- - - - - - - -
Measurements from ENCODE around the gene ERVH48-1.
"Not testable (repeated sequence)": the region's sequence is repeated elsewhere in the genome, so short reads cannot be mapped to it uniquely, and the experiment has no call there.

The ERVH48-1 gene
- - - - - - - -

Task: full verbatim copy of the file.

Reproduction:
Measurements from ENCODE around the gene ERVH48-1.
"Not testable (repeated sequence)": the region's sequence is repeated elsewhere in the genome, so short reads cannot be mapped to it uniquely, and the experiment has no call there.

The ERVH48-1 gene